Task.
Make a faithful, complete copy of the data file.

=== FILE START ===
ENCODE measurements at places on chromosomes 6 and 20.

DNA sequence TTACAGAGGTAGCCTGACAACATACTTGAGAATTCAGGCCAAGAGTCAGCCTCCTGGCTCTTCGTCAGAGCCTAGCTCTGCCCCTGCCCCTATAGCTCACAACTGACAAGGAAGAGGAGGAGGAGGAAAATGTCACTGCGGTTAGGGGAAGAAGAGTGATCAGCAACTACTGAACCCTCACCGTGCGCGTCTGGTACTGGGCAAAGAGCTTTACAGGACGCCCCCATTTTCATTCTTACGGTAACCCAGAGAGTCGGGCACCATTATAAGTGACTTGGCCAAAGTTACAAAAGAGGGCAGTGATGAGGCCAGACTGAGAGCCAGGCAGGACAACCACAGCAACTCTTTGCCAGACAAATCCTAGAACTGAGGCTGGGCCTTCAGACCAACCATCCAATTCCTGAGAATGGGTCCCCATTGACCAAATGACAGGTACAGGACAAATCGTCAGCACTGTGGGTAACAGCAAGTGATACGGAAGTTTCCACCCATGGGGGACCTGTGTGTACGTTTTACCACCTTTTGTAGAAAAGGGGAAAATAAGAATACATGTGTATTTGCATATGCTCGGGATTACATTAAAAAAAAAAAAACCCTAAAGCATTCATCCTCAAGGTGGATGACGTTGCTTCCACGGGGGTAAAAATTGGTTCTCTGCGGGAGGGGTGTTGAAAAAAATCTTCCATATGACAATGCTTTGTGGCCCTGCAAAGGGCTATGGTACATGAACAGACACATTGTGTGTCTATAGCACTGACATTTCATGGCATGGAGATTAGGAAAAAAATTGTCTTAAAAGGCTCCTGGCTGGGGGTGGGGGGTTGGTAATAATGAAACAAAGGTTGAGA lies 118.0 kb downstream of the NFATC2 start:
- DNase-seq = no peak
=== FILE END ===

ENCODE measurements at places on chromosomes 6 and 20.

DNA sequence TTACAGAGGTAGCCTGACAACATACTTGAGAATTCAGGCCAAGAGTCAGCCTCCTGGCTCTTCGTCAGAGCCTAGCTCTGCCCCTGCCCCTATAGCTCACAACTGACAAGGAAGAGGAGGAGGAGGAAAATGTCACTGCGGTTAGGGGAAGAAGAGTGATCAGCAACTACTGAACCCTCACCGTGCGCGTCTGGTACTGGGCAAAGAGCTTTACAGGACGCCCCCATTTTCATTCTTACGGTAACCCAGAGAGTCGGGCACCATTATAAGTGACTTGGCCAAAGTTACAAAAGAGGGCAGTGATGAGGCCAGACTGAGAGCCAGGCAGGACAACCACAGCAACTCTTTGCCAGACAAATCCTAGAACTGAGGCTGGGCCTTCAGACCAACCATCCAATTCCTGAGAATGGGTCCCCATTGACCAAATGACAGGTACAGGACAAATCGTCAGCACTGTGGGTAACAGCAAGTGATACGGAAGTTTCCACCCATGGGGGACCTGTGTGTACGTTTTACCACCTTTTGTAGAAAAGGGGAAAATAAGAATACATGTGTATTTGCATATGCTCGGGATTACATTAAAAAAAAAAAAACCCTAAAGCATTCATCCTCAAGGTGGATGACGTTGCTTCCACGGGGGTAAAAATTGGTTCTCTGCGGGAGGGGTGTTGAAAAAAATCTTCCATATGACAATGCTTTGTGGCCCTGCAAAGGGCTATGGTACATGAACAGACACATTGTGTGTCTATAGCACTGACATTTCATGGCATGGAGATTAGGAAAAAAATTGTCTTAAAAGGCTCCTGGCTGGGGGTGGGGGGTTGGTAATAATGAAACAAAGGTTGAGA lies 118.0 kb downstream of the NFATC2 start:
- DNase-seq = no peak